Independent homelands : an analysis of selected issues in South Africa-homeland relations

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University of Cape Town

Eight years after Transkei has been granted independence, the independent states have become an important component of the South African political landscape, and their existence cannot be ignored despite the fact that no other country but South Africa has recognised their independence. This thesis is concerned with the evaluation of the choice of independence. The reasons are examined which led the South African government to grant independence to the homelands, and those which induced some of the homeland leaders to accept it. An evaluation is made of the political and economic benefits and lack thereof this choice has brought to those who made it and to their communities, with a view to the role the independent states may play in future developments in South Africa. A descriptive-analytical approach has been adopted and the main subjects have been presented in their chronological unfolding, in order to stress the basic continuity in the aims pursued both on the part of the South African government and on the part of the homeland leaders, despite numerous tactical adaptations to the circumstances on both sides. Most of the information has been gathered from the Hansard of the House and from reports of various commissions and government White Papers. Official documents from the independent states and the economic corporations working therein have also been extensively used. Other information and data have been gathered during a period of fieldwork in Ciskei and Transkei and through a number of interviews. The time passed since the granting of independence to the homelands which opted for it is still too short for an exhaustive evaluation of the effects this choice had for their population. It is however possible to draw a few preliminary conclusions regarding the effects the independent states will have in the evolution of the political situation in South Africa. The most important is that they are here to stay, bar a total defeat of the white government in an all-out war, and that they may be a factor in a still possible peaceful solution of the South African problems.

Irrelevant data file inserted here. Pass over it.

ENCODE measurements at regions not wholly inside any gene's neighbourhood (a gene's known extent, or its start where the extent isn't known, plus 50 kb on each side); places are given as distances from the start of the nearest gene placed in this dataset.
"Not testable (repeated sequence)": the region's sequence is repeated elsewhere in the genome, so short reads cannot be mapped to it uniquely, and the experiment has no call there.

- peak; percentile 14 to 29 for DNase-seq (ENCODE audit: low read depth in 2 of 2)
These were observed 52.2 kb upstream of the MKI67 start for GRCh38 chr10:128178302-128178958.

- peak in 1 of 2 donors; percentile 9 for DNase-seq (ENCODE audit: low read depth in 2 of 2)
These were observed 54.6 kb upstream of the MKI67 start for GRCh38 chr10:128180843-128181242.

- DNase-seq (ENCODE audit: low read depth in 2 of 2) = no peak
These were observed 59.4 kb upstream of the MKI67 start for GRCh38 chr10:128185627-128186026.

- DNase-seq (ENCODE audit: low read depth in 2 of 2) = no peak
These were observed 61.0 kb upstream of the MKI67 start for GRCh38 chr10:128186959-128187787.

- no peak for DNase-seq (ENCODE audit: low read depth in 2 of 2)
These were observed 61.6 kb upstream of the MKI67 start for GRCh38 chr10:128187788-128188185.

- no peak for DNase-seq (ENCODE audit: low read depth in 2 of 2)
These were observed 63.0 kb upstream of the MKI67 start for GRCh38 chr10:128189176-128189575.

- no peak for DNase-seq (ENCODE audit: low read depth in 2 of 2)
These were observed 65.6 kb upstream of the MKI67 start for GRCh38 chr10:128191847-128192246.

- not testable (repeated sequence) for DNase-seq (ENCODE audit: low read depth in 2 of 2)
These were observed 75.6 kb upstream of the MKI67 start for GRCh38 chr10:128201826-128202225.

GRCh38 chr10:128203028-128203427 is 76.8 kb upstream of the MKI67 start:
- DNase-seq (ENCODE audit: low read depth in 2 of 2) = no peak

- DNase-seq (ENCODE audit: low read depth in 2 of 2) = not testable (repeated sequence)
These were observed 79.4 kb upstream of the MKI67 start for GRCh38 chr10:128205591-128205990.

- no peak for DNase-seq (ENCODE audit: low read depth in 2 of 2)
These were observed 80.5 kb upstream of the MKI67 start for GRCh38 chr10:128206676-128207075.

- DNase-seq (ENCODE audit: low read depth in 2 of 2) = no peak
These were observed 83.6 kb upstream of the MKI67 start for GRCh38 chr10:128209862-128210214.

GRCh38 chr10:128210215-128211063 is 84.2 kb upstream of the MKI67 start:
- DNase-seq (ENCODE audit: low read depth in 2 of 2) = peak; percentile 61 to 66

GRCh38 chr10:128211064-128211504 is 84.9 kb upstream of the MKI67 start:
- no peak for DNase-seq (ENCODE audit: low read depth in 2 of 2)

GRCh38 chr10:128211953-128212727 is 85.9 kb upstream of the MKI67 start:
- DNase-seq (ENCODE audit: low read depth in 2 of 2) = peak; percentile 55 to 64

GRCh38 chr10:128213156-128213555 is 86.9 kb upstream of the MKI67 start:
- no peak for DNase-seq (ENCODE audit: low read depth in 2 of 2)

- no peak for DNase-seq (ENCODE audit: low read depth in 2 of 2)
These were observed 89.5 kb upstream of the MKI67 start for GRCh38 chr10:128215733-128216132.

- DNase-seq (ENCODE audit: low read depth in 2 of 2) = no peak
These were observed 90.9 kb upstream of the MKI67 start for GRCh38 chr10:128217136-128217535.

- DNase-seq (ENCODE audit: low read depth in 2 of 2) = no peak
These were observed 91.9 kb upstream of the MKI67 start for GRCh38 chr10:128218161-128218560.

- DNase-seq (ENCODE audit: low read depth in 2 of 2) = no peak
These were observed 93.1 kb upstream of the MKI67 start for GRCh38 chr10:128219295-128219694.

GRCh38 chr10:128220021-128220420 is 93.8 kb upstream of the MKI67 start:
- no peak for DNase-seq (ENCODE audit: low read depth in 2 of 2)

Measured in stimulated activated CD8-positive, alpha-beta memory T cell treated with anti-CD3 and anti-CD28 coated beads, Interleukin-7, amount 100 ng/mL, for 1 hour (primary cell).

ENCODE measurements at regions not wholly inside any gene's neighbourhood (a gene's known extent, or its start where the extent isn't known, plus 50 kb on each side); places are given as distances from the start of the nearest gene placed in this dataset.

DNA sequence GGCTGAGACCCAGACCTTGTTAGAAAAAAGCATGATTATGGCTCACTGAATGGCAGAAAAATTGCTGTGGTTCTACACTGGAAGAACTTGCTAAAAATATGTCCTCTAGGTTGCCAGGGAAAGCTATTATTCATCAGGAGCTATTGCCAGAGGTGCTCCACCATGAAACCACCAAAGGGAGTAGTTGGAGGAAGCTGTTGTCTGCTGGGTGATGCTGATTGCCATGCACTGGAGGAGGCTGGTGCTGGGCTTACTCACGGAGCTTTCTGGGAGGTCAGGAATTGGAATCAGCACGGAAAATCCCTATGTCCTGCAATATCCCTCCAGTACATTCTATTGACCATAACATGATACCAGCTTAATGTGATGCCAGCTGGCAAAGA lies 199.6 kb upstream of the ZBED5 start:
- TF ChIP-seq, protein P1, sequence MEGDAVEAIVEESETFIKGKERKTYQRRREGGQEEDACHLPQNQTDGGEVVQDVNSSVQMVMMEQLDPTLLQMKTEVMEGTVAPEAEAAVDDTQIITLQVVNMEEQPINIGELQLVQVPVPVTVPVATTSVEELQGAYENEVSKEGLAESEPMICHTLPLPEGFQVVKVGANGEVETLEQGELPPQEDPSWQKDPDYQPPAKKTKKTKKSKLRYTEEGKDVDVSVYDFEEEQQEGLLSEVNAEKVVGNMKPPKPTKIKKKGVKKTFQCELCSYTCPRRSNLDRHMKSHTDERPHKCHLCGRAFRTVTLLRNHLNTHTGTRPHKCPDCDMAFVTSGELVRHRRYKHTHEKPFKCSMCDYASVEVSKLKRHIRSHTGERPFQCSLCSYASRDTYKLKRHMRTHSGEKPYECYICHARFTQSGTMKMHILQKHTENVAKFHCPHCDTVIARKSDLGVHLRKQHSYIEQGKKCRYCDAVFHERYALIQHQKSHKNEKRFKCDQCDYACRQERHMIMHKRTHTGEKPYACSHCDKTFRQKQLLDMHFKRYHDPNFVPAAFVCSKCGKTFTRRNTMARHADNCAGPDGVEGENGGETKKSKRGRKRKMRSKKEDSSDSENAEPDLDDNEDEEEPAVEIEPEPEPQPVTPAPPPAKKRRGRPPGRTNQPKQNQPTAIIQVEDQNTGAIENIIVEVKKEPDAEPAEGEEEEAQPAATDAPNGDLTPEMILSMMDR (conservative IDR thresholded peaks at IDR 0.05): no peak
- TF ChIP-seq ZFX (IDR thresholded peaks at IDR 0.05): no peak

Bibliography: pages 381-191.